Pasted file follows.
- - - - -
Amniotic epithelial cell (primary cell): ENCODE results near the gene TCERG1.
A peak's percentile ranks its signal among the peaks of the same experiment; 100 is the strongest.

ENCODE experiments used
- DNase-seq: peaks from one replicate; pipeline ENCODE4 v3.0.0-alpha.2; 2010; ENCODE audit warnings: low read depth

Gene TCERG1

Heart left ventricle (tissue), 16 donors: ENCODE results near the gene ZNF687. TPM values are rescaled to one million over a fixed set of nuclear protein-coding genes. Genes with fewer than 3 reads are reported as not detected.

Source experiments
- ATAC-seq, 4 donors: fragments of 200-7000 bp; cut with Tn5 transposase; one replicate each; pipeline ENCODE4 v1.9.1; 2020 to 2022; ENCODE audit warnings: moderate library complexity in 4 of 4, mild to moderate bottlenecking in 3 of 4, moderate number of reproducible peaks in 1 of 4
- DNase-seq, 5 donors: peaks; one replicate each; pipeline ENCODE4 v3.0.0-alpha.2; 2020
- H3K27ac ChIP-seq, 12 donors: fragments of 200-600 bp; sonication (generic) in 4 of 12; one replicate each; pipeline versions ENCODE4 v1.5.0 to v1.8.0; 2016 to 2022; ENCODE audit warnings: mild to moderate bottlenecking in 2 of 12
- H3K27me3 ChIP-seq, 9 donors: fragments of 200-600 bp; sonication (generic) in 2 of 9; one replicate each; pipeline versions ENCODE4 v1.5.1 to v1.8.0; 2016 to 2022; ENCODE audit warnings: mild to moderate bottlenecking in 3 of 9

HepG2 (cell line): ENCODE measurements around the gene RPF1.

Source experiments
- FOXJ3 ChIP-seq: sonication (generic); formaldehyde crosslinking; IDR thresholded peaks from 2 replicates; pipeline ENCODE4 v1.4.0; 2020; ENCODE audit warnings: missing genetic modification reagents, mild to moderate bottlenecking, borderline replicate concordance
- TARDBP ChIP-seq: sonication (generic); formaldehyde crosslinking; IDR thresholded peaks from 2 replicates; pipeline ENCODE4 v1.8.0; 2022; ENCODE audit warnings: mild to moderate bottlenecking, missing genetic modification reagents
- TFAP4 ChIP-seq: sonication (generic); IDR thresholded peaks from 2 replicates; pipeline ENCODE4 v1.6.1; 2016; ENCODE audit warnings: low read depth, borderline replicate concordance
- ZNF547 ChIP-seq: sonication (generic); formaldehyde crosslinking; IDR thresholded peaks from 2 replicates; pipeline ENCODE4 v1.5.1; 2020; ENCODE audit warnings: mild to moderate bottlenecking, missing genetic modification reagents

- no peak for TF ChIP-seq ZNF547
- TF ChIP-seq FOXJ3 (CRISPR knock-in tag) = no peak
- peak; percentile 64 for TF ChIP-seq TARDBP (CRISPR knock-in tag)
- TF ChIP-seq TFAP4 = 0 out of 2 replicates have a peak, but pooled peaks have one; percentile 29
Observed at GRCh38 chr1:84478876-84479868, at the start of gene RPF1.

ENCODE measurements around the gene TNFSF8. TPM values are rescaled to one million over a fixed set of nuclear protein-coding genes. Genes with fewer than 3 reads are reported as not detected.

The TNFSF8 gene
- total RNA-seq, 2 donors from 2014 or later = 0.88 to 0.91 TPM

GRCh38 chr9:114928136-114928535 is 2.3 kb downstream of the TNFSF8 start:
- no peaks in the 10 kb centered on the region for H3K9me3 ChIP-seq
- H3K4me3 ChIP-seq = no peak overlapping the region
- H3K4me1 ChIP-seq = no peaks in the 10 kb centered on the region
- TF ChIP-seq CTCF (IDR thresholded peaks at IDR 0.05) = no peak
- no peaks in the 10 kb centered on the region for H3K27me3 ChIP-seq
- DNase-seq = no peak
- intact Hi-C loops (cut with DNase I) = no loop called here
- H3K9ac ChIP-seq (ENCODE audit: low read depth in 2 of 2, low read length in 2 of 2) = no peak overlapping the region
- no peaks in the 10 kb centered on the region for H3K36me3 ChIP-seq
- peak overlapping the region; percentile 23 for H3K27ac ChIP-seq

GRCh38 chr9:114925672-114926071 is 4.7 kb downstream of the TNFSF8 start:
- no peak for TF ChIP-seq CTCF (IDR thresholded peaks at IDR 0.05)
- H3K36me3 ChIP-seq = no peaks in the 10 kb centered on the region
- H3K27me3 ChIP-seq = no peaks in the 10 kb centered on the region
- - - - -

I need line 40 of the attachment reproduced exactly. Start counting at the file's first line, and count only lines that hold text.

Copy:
- H3K27me3 ChIP-seq = no peaks in the 10 kb centered on the region